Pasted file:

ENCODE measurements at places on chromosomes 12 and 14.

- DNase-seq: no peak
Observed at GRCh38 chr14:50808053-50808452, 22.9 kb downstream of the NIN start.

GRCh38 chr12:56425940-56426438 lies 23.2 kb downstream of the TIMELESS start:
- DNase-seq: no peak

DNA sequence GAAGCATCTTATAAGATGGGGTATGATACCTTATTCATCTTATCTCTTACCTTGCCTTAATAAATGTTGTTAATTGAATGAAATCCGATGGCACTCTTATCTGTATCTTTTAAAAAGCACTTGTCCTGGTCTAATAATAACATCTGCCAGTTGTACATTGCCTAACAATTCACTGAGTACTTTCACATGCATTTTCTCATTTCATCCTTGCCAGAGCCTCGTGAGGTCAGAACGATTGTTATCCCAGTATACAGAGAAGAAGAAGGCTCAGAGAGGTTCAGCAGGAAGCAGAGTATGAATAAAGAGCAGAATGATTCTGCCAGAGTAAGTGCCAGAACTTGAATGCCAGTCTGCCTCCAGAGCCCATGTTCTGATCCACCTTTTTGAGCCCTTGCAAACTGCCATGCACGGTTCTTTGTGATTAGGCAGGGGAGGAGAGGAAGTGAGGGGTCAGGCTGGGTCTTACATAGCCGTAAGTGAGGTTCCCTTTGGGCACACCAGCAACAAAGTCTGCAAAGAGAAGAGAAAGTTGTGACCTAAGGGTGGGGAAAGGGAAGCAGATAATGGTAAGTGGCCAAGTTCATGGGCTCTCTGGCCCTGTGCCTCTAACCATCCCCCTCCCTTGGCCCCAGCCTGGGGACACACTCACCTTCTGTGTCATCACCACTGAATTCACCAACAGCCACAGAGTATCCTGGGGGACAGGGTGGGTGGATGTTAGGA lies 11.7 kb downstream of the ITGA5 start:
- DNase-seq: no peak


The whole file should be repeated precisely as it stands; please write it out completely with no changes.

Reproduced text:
ENCODE measurements at places on chromosomes 12 and 14.

- DNase-seq: no peak
Observed at GRCh38 chr14:50808053-50808452, 22.9 kb downstream of the NIN start.

GRCh38 chr12:56425940-56426438 lies 23.2 kb downstream of the TIMELESS start:
- DNase-seq: no peak

DNA sequence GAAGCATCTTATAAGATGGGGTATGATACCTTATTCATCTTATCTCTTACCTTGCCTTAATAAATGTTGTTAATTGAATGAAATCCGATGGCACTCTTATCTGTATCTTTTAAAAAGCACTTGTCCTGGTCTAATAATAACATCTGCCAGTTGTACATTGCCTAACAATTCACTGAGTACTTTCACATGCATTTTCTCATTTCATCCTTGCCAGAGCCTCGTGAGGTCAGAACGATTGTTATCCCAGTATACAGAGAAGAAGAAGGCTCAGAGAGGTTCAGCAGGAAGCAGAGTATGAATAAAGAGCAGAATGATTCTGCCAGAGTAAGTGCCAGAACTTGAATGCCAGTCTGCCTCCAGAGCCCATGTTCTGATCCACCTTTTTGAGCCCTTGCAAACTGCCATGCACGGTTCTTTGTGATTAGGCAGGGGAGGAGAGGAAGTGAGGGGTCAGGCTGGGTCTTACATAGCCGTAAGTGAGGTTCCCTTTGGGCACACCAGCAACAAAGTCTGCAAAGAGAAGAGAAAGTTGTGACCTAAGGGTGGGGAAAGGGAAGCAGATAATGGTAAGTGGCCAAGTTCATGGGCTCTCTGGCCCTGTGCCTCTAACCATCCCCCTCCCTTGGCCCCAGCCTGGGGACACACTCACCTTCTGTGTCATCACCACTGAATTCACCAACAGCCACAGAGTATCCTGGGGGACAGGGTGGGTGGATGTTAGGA lies 11.7 kb downstream of the ITGA5 start:
- DNase-seq: no peak